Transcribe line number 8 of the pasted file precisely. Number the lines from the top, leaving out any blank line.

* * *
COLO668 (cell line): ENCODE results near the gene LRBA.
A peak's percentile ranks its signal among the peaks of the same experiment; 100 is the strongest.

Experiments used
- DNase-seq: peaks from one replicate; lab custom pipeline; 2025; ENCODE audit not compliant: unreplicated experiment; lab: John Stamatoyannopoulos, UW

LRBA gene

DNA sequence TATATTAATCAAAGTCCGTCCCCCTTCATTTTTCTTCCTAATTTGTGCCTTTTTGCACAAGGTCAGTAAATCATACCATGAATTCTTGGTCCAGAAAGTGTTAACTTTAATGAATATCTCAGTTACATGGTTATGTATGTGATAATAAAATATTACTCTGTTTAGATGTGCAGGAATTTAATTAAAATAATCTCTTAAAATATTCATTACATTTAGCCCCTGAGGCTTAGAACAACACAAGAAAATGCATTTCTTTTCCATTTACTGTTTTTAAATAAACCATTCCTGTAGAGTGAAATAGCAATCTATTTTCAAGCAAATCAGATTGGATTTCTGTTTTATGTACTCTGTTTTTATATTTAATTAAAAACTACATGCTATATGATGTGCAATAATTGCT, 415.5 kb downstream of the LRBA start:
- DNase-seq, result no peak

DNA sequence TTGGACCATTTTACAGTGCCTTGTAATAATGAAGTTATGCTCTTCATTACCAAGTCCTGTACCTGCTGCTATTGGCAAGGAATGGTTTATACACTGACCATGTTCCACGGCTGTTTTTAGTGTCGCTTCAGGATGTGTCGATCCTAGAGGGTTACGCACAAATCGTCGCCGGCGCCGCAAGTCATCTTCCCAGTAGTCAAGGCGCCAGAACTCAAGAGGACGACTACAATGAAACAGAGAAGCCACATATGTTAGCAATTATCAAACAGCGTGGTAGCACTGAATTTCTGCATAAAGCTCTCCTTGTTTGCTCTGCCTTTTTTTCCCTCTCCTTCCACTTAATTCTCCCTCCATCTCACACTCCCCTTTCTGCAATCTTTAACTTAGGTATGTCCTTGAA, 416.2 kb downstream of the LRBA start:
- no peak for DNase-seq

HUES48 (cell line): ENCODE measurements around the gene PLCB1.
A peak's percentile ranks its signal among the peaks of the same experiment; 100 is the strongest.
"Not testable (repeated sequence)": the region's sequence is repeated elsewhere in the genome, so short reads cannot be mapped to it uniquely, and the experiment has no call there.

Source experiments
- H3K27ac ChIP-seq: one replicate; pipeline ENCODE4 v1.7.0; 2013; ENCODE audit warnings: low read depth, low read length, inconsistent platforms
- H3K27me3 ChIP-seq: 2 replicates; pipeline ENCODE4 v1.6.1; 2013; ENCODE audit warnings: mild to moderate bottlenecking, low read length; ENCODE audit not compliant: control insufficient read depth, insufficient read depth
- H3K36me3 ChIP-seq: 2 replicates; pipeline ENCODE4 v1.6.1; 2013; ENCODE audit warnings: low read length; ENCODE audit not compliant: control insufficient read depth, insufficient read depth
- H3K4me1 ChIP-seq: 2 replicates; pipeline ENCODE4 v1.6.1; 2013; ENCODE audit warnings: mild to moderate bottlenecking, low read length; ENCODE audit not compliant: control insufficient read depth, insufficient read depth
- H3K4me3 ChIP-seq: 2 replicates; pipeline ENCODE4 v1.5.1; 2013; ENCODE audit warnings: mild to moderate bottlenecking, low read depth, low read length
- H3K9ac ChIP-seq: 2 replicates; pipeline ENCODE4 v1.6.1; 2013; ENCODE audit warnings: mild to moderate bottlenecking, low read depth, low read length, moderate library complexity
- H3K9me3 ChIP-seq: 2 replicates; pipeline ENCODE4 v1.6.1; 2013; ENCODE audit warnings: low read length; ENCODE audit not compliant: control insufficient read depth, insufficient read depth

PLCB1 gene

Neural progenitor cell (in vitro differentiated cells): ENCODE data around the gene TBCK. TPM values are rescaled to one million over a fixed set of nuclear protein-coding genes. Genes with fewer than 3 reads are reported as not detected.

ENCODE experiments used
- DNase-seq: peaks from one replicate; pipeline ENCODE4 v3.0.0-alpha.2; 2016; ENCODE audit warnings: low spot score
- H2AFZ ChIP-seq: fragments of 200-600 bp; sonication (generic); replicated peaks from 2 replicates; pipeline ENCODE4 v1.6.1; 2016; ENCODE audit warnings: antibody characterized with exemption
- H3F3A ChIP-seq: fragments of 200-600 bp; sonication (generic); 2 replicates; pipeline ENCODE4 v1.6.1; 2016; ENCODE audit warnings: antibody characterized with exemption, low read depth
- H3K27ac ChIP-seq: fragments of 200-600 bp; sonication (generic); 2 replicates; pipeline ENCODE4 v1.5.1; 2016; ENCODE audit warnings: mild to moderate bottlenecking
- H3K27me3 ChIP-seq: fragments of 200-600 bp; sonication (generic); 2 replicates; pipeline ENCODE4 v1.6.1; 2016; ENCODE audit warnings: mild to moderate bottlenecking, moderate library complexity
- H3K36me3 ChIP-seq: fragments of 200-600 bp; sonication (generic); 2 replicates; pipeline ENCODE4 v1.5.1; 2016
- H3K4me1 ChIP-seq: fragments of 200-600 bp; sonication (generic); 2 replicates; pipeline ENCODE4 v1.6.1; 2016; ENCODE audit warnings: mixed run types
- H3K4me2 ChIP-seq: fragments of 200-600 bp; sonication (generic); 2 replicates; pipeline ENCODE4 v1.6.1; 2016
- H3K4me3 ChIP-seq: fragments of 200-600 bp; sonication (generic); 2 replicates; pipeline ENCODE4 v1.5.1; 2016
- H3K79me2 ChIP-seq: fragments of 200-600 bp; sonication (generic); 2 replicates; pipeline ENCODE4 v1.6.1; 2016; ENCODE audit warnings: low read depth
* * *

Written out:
DNA sequence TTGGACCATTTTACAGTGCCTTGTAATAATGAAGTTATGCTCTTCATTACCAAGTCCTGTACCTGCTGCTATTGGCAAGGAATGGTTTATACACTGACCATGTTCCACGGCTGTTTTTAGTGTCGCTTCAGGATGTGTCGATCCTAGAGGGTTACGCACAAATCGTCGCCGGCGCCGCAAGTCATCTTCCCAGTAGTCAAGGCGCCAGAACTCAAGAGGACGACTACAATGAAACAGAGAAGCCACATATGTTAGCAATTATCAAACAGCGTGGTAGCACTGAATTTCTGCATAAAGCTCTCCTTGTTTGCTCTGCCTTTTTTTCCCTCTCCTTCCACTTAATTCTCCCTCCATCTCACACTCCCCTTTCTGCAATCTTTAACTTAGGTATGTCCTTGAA, 416.2 kb downstream of the LRBA start: